The pond’s depth was thought to be infinite until recently. All Hindu faiths continue to make pilgrimages to the Katas Raj Temples today. The temple complex had been in disrepair for decades. The holy pond was strewn with debris, and the murals within the temples had vanished owing to the hard usage of time and the authorities’ carelessness. In 2005, India’s former deputy prime minister Lal Krishna Advani toured the temples, and in 2006, Pakistan proposed restoring the temple complex. Murtis, or Hindu god idols, were installed in the seven temples for Rs. 51.06 million. A three-person archaeological team traveled to India, Sri Lanka, and Nepal to gather murtis of Hindu gods.
The temple pond had dried up by 2012 due to groundwater being diverted for industrial reasons, while the local cement mill was briefly shut down to replenish water levels. Pakistani authorities began installing shikharas on temples in January 2017 and a water filtration system to give drinkable water to pilgrims. The Water level, which is kept at a moderate amount that is; balanced, in the sacred pond began to decline in quantity again in May 2017.
The temple gained national attention in 2016 after its centuries-old water pond dried up due to groundwater depletion brought on by the construction of four significant cement plants nearby. The Supreme Court of Pakistan took a suo moto notice after receiving the threat and began hearing the matter in November. Mian Saqib Nisar, the Chief Justice of Pakistan, commented on the proceedings that cement manufacturers were using water worth millions of rupees without paying their fair share. He argued that factories should pay taxes and that the court would step in to handle the situation if the government refused.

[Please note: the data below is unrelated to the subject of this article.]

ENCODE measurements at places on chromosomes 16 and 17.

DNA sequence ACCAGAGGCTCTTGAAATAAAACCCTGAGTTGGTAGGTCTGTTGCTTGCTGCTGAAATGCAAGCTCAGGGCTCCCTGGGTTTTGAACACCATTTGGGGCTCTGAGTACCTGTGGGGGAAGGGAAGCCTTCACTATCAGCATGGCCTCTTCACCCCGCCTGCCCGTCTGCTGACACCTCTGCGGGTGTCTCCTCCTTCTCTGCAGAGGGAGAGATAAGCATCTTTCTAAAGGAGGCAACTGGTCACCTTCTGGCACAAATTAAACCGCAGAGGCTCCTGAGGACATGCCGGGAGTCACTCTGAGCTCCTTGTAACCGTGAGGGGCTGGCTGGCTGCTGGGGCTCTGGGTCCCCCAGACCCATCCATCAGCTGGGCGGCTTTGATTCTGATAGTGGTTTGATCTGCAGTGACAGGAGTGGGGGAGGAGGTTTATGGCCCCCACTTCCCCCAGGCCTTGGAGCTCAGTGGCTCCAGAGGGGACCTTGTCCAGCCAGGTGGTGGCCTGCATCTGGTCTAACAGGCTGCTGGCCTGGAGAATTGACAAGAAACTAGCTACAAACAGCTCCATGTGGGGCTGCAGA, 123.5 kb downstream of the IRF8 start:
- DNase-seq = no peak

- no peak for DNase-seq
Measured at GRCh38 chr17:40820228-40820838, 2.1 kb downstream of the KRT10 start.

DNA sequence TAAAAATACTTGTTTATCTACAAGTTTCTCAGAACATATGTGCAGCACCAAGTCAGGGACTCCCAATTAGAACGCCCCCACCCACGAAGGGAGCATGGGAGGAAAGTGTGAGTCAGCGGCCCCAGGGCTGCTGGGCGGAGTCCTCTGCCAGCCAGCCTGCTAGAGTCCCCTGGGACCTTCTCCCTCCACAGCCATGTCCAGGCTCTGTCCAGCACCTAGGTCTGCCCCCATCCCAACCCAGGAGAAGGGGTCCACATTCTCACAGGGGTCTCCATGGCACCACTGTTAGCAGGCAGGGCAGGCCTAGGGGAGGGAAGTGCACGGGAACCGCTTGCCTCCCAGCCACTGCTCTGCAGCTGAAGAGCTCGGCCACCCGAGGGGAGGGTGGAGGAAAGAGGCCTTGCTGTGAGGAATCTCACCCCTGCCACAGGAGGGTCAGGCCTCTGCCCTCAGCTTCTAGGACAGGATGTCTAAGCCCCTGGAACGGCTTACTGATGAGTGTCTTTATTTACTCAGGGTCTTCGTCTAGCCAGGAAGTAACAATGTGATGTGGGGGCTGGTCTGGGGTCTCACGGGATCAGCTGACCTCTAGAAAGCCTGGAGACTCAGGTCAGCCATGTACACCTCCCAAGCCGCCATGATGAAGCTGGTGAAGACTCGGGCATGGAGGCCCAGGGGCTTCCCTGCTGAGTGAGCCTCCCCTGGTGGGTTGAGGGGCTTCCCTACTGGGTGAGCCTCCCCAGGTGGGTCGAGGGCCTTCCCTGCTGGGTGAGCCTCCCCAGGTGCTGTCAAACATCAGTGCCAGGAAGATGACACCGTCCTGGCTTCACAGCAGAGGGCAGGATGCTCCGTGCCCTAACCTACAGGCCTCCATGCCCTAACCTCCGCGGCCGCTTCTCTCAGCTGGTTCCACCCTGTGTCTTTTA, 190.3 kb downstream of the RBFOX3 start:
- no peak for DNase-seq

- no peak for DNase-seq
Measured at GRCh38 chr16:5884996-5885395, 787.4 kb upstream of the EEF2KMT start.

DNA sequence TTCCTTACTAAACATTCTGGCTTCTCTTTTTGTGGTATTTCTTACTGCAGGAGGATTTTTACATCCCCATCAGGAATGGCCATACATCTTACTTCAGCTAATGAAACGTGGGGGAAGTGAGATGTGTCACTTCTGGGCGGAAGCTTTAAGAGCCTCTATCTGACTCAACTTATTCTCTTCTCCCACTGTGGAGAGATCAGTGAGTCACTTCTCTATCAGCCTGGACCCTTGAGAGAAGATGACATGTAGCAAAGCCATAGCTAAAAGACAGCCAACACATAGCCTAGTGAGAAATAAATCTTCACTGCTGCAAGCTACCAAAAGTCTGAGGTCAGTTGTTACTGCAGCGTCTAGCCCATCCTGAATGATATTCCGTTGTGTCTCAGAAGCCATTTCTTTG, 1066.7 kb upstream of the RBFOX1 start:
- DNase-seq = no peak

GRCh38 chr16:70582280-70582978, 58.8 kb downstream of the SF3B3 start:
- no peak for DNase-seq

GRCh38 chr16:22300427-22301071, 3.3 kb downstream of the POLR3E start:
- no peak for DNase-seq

2017’s hearing of the case, Nisar emphasized, “This temple is a treasured element of our country’s history as well as the Hindu community’s cultural center. We must defend it.” When the matter was being heard, the court’s bench also voiced concern over the removal or absence of idols from the temples and demanded to know why there were no statues of Shiri Ram and Hanuman.
A former chairman of the Evacuee Trust Property Board (ETPB) received millions of rupees in bribes during his term, and only after his fleeing Pakistan was the bench informed. The highest court issued its decision in the case in May 2018. It mandated that the cement firms immediately obtain water from a different source and pay the Government of Punjab, Pakistan, for the water they use in the interim. It instructed the cement manufacturers at Bestway and DG Khan to obtain their water requirements from any other alluvial source, such as the Jhelum River.